American Popular Music: History and Theory
This course surveys the cultural, musical and theoretical history of popular music in the United States during the twentieth century. Broadly, listening skills are developed to make connections and divisions between emerging popular genres in a historical framework beginning with Minstrelsy and concluding with electronic dance musics in the twenty first century. We acquire a basic musicological understanding of song forms, harmonic progressions, instrument groups, singing styles and improvisational vocabularies. Beyond the more formal aspects of music, this class begins to unravel the buoyant processes that contribute to the expansion and mutation of popular music throughout the world. We also examine the ideological and cultural motivations for such musical descriptors as “production”, “consumption”, “popular”, “folk”, “high”, “low”, “subculture” and “dominant culture.” Students are also expected to make connections between these descriptions and the gendered, social, ethnic, political, racial and class-related constructions of popular music descriptions. Other discussions will investigate the commercial, technological, market and international forces which influence the dissemination, production and promotion of popular music.
Audio Visual Documentary and Ethnographic Methods
This course surveys recent ethnographic methods enabled by digital media in order to illuminate the variety or approaches available for documentary music ethnography. Throughout the course we watch innovative and respected music documentaries reflecting upon particular styles, film techniques and musical subjects. The course culminates with the composition of an ethnographic soundscape or short film and website of collected material from one particular musical community or source at the end of the course. In order to prepare for this project, during the first half of this course, we will survey relevant literature related to current ethnographic, performance and audio/visual documentary issues and methods. During the first half of the course, we will investigate practical themes presented by the current state of ethnomusicology including how to organize effective field work; ethical issues related to collaborating with musical communities on audio visual materials; the role of the researcher and performer in presenting both cultural and musicological analysis; and the relevance of historical, religious, sexual, gender, race and cultural sensitivity and comprehension during the research process.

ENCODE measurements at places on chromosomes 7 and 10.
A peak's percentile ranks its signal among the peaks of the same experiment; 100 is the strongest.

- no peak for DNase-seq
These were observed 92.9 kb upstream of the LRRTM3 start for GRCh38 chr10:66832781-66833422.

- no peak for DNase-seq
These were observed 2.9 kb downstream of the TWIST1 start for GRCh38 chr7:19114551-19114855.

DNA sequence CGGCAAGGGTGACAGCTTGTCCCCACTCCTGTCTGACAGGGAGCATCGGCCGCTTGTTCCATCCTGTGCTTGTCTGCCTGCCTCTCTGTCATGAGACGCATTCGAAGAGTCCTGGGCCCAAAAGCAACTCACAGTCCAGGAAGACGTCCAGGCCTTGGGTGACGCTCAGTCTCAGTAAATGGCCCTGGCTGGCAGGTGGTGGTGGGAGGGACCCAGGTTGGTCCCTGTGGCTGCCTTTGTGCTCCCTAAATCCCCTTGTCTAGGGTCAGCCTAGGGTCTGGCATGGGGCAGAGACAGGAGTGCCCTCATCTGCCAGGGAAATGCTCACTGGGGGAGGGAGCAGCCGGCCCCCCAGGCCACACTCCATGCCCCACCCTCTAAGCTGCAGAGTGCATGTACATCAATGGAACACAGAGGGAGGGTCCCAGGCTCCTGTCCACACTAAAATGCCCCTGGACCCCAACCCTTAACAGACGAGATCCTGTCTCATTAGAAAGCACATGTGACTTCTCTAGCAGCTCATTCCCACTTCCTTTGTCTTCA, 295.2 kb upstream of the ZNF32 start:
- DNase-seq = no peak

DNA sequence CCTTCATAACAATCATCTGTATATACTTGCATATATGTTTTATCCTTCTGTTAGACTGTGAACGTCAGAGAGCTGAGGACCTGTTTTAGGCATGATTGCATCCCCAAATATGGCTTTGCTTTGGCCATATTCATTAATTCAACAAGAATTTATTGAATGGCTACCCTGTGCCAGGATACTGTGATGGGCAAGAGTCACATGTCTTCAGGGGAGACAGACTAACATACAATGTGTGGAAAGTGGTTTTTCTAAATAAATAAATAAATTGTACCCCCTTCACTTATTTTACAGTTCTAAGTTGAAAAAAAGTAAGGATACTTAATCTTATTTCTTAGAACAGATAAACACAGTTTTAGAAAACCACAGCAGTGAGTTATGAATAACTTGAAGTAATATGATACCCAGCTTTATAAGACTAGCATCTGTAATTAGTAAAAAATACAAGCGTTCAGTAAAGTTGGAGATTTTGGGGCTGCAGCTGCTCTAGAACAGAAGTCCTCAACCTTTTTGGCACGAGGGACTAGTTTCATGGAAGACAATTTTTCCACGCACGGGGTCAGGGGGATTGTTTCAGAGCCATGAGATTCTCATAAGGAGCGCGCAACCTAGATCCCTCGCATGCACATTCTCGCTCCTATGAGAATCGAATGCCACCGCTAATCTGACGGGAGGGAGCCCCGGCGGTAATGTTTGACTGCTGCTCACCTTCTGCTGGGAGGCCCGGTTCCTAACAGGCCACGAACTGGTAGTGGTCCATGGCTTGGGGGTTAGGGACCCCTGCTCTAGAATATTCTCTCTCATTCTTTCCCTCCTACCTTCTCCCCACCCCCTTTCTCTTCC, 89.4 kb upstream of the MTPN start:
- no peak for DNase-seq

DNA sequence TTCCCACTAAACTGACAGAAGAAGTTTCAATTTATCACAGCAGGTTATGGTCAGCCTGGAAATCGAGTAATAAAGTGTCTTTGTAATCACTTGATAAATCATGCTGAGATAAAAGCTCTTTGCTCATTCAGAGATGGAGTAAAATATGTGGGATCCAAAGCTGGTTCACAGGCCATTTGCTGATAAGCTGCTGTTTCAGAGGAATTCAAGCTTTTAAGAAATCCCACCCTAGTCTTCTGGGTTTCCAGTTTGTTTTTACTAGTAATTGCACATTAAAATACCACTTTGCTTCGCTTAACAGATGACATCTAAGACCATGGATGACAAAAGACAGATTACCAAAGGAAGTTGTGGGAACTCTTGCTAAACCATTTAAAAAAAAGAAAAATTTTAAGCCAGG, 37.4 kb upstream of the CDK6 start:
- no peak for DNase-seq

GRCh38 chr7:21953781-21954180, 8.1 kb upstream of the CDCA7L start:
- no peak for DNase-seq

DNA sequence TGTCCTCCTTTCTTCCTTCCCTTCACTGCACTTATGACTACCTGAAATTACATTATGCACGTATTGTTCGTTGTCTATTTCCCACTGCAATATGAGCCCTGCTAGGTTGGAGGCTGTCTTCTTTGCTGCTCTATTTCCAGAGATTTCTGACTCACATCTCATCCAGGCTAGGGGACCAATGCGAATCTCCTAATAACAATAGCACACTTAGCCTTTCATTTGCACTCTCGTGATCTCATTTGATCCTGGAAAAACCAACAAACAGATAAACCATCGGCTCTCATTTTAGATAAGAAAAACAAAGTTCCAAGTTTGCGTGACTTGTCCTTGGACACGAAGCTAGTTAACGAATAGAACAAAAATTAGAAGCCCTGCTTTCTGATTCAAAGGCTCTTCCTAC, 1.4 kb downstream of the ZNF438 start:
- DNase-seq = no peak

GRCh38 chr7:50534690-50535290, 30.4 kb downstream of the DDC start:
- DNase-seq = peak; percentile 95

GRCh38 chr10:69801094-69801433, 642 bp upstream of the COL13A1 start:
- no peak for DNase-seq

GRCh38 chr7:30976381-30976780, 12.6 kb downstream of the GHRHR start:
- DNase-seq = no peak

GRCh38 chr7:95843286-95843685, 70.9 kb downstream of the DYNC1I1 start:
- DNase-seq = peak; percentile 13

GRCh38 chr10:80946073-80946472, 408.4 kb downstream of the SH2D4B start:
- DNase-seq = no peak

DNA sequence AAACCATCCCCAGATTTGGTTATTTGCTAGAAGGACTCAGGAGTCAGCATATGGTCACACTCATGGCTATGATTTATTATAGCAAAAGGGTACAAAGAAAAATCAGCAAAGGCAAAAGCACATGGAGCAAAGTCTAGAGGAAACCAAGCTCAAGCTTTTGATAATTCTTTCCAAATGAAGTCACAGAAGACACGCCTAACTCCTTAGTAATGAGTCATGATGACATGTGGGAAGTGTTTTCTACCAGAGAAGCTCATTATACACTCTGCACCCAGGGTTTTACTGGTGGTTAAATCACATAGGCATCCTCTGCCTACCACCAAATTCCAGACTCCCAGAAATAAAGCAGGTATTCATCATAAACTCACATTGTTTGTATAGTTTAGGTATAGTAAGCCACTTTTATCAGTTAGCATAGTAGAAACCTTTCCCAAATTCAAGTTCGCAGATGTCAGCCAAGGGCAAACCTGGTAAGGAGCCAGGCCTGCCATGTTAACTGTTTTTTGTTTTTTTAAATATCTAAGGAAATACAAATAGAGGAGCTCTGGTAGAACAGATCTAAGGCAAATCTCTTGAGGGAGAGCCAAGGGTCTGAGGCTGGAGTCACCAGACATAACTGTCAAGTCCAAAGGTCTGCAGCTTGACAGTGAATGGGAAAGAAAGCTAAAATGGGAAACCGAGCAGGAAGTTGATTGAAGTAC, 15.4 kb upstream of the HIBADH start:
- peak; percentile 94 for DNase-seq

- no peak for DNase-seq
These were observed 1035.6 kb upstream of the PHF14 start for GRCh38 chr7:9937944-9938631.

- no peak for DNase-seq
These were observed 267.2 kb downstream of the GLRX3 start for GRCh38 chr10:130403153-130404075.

Globalization and Contemporary Music
This course provides an overview of the relationship between globalization and music in the modern, postmodern, and contemporary eras. We survey literature addressing such topics as the expansion and consolidation of the culture industries; the influence of new technologies upon global networks of media production, distribution, and consumption; and the resulting changes effected by globalization in various genres of mass mediated music. Further, we look at the western art music canon and investigate it’s internationalization during the second half of the twentieth century in such institutions as conservatories, concert halls, and government funded cultural centers. Throughout this course, we will also investigate recent theorizing with respect to music and globalization considering such concepts as “glocalization,” “hybridization,” “cosmopolitanism,” “acculturation,” and “syncretism.” We further query to what extent local scenes, markets, and cultures resist globalizing efforts and to what extent local cultures internalize dominant values and musical styles. This course prioritizes the period after 1989 due to the vast restructuring of the European Union, the reorganization of eastern European political and governmental bodies and more explicitly, the role of western music in reshaping these altered cultural, social, and political communities.
Representing American Jazz in Visual Media